The pathophysiology of the disease can be summarized as follows:
According to Nistal et al., histology of biopsies can vary. They can appear as normal mature cells, while others might present as involuting, immature, or dysgenetic. The shapes of the cell and nucleus as well as changes in the cytoplasm are helpful for categorizing them.
The patients are typically young males, aged 20 to 40, who come for an infertility evaluation. The testes can be normal or smaller in size. They have a normal consistency and shape. Some patients have been reported to show atrophy of the testes. On physical examination, no gynecomastia is seen, and patients present with normal virilization. No other physical abnormalities are usually reported.
Most patients with Sertoli cell-only syndrome are further evaluated by conducting a semen analysis. Azoospermia, which refers to the absence of sperm, is often seen in such patients. A very small percentage of patients may still have a low detectable level of sperm.
At present, there is no treatment for Sertoli cell-only syndrome (SCO). However, for some cases, patients with very low sperm counts can still be considered for testicular sperm extraction (TESE). TESE allows removal of the sperm from the patient's testes and the sperm can be used to fertilize an egg via intracytoplasmic sperm injection (ICSI). Some studies have shown that the recovery is better with higher FSH levels in the blood.
The rate of successfully retrieving the sperm varies. Multiple factors such as the presence of sperm cells can influence the outcome of TESE and ICSI. Some studies have even suggested that only 13% of patients with Sertoli cell-only syndrome successfully managed to have a child via these procedures.
Couples are also advised to undergo genetic testing to confirm if the children could also be at risk of the condition.
It is vital to properly rule out other conditions that may present with a low sperm count. Some of the differentials to consider are:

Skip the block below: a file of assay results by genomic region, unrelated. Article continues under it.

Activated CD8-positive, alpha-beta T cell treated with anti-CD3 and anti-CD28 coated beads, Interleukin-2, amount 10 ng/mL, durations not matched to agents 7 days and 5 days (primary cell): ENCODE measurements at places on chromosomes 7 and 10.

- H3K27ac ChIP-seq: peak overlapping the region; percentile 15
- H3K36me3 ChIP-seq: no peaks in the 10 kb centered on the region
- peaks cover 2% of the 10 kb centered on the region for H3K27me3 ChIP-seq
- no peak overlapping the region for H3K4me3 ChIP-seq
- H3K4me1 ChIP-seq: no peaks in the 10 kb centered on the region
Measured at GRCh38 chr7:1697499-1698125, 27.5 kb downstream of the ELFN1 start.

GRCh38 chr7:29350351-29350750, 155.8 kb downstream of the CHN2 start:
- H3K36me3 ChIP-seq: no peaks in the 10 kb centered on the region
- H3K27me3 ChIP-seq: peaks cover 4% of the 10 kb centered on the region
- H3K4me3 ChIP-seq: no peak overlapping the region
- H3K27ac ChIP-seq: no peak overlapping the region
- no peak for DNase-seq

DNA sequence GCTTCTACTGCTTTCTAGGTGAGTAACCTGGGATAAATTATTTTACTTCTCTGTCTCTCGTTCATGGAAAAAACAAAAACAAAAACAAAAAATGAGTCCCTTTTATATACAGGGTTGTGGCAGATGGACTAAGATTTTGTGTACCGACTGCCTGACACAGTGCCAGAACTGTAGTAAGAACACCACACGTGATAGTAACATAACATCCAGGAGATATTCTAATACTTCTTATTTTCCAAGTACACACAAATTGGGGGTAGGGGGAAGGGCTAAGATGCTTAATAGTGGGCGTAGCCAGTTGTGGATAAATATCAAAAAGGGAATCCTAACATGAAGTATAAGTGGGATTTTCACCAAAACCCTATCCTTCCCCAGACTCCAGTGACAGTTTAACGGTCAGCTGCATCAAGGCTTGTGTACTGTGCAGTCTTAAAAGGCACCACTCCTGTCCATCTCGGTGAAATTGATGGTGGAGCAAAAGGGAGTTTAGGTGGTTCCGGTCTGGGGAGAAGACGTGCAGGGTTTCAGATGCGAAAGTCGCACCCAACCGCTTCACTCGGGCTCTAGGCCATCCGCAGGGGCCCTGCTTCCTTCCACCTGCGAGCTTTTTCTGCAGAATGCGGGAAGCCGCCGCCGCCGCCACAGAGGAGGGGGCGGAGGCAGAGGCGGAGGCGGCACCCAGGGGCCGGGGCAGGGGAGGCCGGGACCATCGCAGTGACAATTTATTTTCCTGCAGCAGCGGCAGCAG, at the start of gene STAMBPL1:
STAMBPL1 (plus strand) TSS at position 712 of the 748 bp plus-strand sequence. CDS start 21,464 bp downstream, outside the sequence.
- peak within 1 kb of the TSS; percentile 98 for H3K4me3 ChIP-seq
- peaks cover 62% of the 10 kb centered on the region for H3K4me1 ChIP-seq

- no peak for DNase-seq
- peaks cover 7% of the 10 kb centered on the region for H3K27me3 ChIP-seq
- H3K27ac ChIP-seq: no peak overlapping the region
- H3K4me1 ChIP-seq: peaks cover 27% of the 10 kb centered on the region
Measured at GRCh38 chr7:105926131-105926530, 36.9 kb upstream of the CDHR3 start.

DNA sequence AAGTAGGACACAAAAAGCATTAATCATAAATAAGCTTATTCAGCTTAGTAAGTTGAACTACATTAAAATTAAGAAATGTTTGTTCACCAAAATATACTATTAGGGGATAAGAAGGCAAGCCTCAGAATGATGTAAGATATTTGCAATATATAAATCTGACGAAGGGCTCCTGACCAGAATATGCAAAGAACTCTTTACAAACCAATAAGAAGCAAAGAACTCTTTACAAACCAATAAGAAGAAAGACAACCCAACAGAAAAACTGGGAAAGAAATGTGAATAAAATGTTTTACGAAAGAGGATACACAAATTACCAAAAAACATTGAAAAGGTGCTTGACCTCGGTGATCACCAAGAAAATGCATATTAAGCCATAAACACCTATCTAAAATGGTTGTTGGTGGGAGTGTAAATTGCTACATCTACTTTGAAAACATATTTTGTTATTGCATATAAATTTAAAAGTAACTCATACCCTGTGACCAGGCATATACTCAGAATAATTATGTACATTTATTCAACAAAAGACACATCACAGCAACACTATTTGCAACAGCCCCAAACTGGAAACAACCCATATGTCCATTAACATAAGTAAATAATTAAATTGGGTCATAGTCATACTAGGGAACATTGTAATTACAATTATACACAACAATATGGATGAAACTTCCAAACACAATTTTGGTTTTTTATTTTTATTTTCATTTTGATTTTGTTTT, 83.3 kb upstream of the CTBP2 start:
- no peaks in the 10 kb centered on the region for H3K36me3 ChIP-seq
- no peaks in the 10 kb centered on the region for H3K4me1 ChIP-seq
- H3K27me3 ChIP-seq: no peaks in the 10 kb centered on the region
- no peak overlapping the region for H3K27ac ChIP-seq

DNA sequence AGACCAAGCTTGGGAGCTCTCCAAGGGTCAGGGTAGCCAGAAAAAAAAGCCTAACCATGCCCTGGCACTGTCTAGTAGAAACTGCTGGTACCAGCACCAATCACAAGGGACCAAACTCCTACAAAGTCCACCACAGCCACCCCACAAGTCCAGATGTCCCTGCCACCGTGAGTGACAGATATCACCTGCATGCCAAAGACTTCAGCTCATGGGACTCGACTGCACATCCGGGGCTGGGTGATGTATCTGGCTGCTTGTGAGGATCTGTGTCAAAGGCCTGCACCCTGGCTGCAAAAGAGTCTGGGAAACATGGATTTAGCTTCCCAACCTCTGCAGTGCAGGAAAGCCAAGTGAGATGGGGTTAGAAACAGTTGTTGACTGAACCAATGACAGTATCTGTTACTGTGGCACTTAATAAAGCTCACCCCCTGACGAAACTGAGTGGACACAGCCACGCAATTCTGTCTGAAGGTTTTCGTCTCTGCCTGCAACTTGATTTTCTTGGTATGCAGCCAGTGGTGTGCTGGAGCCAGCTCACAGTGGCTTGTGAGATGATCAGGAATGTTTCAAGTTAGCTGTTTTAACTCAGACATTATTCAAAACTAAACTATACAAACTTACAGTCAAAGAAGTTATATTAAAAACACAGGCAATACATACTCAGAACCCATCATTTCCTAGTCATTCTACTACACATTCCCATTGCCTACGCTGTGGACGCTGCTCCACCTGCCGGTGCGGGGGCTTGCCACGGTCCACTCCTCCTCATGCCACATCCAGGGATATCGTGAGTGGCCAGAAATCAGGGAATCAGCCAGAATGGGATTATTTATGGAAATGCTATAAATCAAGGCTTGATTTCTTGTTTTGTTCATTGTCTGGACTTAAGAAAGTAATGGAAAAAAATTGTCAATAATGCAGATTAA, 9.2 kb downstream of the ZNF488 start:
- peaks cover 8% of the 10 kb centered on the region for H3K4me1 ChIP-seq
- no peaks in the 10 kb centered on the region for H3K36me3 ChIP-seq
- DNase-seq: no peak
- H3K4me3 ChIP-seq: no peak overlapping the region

The prognosis of the patients in terms of fertility varies and in some cases assisted reproductive technology can help with reproduction.
Patients should have proper follow-ups with their physicians. It is also strongly advised to avoid any gonadotoxins, such as chemotherapy, in order to preserve any remaining fertility.
Sertoli cell-only (SCO) syndrome is a most often a multifactorial and idiopathic condition that leads to germ cells aplasia. Patients are sexually normal but have impaired spermatogenesis. Sperm analysis will usually show azoospermia. There are various techniques available to help patients who have some levels of sperms reproduce. The success rate, however, varies.
Sertoli cell only syndrome is best managed by a multidisciplinary team including nurses and pharmacists. While the diagnosis is not difficult the treatment is unsatisfactory for couples who want to conceive.
At present, there is no treatment for Sertoli cell-only syndrome (SCO). However, in some cases, patients with very low sperm counts can still be considered for testicular sperm extraction (TESE). TESE allows removal of the sperm from the patient's testes and the sperm can be used to fertilize an egg via intracytoplasmic sperm injection (ICSI). Some studies have shown that the recovery is better with higher FSH levels in the blood. However, patients need to be told that these procedures are prohibitively expensive and do not guarantee fertility.
Only about 10% of couples go on to conceive.